Opera + Classical Music Reviews

Castor and Pollux @ Coliseum, London

Congratulations to English National Opera for finally bringing Rameaus masterpiece to the stage. While the company has done much to establish Handel in the modern repertoire, it has hitherto neglected the stage works of his great French contemporary. Mores the pity, then, that this production fails to impress.

Presenting Castor and Pollux in English is something of a risk. As with the operas of his predecessor Lully, Rameaus tragdie lyrique is sculpted around the French language. Word sounds and intonation are supported by and reflected in the delicate scoring. Although ENO has successfully anglicised French operas before (notably Pellas and Mlisande by Debussy, a great fan of Rameau), Amanda Holdens translation is clunky and awkward in parts.

The awkwardness of the libretto and a lack of experience in this repertoire may explain the variable singing. None of the main singers seem at ease with the subtleties of Rameaus vocal lines. Allan Clayton and Roderick Williams give serviceable accounts of their roles as the twins Castor and Pollux, with Clayton having the edge over his sibling. Sophie Bevans Tlare the object of both brothers affections sounds and looks too immature to convince, while Laura Tatulescu as her jealous sister Phb should be a whole lot nastier. The normally top notch ENO chorus never quite get to grips with their music either.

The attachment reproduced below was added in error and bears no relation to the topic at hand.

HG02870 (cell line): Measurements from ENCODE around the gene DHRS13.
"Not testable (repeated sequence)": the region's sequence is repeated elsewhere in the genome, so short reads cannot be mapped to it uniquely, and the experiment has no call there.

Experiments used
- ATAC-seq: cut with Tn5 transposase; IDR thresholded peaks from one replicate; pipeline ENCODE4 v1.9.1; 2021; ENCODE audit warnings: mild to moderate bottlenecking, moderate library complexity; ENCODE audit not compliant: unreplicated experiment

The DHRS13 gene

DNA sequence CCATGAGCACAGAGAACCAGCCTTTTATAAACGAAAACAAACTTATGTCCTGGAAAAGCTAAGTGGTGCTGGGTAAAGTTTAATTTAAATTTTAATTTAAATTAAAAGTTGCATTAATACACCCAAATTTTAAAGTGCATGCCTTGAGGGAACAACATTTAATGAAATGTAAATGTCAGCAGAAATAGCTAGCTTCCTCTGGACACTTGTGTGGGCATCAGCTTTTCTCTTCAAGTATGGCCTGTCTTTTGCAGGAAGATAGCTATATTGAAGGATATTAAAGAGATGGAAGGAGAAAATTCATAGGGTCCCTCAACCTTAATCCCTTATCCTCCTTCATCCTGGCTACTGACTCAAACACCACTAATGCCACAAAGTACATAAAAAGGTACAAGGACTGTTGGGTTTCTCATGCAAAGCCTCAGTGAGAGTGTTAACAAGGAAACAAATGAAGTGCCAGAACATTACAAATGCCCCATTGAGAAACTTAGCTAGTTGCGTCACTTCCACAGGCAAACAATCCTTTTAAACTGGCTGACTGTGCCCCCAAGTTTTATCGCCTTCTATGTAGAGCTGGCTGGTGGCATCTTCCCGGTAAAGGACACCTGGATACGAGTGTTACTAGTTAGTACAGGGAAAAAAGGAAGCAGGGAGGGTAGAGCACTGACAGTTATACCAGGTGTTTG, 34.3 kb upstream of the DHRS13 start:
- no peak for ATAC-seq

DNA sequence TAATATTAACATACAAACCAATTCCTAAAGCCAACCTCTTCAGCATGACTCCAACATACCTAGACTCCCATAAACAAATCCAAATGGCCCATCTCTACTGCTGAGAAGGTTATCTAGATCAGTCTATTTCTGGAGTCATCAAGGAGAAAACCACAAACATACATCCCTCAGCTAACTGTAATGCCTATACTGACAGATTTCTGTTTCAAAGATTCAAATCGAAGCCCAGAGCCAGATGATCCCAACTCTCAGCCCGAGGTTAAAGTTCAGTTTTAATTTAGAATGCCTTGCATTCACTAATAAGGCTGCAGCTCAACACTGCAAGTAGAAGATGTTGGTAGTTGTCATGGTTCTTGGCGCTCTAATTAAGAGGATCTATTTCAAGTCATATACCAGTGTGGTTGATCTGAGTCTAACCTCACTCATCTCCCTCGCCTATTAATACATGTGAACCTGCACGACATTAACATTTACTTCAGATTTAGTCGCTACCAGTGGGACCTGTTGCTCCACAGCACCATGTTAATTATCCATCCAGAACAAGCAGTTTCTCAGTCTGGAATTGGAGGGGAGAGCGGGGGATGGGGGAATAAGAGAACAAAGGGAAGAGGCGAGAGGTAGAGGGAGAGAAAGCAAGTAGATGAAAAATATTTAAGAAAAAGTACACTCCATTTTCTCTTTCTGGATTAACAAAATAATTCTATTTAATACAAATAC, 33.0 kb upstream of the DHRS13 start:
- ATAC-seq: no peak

If the singing does not live up to the challenges of French Baroque, then neither does the staging. Australian director Barrie Kosky (recently appointed to Berlins Komische Oper, with whom this is a co-production) deliberately eschews the formalities and conventions of ancient regime theatre. Fair enough. But in its place he fills the stage with empty or self-consciously provocative gesturing against a background of dull, simplistic scenery. The set is an IKEA-inspired box, with a steep mudslide that serves as a burial ground and the entrance to the underworld.

In attempting to undermine the aesthetics of French Baroque theatre, Kosky resorts to gimmicks or vacuous emptiness. Some of his staging is funny for example, when baby doll-like Hebe and Pleasure beguile Pollux with the pleasures of immortality by repetitively stripping off layers of knickers while he gazes up at them from below. At other times it is just plain silly: the shadows of the underworld stripping off; Tlare running around the stage and bashing against the walls; actors standing stock still during orchestral interludes that were originally intended for balletic or scenic entertainment.

All of this is underpinned by good but not outstanding musical direction by Christian Curnyn. The presence of both period and modern instruments makes for an uneasy mix, and the players are barely able to catch up with the rapid runs in some passages. But the percussion elements are well judged, and the woodwind playing is excellent. Overall, though, ENO seems to have missed the point of this affecting portrayal of fraternal love and self-sacrifice.

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